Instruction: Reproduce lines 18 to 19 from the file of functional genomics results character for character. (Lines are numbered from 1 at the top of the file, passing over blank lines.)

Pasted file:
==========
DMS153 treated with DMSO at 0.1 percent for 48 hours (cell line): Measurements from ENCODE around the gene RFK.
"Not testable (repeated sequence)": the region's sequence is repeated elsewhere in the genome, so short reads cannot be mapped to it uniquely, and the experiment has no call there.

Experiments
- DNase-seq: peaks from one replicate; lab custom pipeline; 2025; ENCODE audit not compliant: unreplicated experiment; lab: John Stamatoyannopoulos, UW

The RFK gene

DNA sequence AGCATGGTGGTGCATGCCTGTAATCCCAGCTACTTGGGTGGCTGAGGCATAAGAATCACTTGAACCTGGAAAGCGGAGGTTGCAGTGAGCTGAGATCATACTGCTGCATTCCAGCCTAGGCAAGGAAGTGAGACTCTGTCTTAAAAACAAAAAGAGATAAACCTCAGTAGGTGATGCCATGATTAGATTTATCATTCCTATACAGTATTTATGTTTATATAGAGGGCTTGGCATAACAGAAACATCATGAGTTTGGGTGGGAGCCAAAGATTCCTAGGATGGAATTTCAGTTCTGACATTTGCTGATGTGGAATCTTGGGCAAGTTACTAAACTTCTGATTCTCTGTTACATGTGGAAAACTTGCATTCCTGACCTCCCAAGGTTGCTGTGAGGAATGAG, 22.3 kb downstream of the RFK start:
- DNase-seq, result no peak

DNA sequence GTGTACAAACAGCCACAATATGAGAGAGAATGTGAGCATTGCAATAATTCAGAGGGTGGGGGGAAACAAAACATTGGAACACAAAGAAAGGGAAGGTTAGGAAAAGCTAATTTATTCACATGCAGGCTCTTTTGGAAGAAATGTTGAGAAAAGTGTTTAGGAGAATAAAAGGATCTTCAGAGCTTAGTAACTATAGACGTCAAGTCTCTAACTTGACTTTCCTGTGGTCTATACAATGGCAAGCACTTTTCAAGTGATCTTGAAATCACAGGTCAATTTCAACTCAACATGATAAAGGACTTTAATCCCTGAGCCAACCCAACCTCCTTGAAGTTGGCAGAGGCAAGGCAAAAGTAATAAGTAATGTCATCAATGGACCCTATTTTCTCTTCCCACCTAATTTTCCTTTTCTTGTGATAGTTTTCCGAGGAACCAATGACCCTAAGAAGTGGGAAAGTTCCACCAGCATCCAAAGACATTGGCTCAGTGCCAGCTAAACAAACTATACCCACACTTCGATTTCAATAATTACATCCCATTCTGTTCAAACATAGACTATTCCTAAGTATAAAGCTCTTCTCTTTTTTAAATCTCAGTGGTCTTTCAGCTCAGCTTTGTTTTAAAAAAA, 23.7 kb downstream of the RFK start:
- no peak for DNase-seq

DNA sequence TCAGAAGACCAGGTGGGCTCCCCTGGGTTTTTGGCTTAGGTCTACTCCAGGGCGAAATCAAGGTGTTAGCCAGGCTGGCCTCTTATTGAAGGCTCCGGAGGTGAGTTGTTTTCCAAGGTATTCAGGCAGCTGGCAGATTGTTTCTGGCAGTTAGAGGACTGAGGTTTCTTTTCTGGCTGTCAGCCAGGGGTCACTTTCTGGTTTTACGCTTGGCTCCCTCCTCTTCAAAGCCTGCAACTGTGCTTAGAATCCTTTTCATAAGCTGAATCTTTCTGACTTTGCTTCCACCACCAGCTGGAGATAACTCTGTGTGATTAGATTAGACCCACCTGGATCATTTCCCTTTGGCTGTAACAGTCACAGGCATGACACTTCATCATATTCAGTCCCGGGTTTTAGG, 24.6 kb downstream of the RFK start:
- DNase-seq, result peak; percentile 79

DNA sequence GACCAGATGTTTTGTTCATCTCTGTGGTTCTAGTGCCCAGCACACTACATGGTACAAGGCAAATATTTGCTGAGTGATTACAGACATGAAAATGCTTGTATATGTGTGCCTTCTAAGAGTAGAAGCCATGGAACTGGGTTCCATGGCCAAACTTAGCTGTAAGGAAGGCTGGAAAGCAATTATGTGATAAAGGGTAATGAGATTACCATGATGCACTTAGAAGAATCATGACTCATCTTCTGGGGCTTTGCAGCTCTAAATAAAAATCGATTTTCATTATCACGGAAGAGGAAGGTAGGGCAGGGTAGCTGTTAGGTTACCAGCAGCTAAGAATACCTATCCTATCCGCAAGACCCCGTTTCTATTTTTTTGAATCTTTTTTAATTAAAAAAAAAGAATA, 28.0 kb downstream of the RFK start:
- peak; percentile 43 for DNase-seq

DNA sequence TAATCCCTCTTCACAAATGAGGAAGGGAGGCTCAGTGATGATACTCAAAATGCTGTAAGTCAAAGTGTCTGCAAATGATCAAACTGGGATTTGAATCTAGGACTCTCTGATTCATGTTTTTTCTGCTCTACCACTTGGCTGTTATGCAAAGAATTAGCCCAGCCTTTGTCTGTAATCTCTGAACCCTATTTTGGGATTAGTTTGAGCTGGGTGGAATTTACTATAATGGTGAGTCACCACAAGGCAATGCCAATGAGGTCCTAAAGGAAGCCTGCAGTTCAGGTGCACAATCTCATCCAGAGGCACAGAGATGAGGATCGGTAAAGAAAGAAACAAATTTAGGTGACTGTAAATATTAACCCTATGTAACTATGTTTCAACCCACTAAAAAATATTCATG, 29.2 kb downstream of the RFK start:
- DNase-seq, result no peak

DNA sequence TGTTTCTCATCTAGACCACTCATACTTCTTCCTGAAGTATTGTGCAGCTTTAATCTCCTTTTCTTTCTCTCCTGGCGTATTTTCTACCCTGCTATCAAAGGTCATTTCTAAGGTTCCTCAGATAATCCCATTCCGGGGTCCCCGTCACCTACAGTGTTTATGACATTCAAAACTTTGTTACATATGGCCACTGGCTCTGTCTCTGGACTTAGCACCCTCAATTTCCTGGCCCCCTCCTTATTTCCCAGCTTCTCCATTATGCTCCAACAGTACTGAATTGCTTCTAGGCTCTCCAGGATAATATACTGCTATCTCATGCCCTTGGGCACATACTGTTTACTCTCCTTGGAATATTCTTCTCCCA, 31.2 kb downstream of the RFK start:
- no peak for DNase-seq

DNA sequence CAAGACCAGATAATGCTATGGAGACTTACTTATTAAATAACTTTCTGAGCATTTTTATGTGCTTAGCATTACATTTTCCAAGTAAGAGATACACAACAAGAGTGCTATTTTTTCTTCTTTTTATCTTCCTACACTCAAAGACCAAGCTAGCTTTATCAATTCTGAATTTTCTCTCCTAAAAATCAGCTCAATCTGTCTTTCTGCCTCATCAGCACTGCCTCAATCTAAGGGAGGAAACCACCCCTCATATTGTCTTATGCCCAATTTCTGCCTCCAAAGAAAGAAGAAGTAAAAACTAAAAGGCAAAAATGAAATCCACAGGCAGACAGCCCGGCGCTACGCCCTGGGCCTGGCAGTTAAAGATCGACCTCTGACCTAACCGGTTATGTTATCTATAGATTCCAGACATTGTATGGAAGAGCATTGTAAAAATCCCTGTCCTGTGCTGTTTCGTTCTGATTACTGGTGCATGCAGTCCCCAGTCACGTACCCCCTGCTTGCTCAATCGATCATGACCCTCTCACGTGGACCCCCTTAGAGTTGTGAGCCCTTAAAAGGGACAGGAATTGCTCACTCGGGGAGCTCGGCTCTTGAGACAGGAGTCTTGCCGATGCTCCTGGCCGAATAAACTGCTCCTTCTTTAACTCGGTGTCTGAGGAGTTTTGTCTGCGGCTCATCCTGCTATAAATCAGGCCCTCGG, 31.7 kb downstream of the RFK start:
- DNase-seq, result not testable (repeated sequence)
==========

DNA sequence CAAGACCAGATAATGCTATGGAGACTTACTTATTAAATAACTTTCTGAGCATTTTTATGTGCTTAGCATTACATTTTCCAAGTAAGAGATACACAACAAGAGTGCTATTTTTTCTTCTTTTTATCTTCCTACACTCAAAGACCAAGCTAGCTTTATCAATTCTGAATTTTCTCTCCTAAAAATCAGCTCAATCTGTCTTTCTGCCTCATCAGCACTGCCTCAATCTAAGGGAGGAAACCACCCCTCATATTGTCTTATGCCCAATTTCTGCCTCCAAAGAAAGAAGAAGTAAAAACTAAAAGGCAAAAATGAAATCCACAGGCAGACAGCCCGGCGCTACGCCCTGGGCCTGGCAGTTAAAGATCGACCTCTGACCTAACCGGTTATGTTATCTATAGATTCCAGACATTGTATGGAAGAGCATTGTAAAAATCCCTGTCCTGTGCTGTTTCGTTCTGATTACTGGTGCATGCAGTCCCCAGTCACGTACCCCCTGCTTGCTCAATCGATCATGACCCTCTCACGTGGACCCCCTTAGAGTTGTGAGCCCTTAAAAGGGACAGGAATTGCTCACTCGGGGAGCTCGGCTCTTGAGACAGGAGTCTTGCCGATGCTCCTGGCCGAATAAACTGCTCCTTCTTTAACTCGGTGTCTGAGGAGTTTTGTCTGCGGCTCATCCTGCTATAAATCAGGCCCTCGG, 31.7 kb downstream of the RFK start:
- DNase-seq, result not testable (repeated sequence)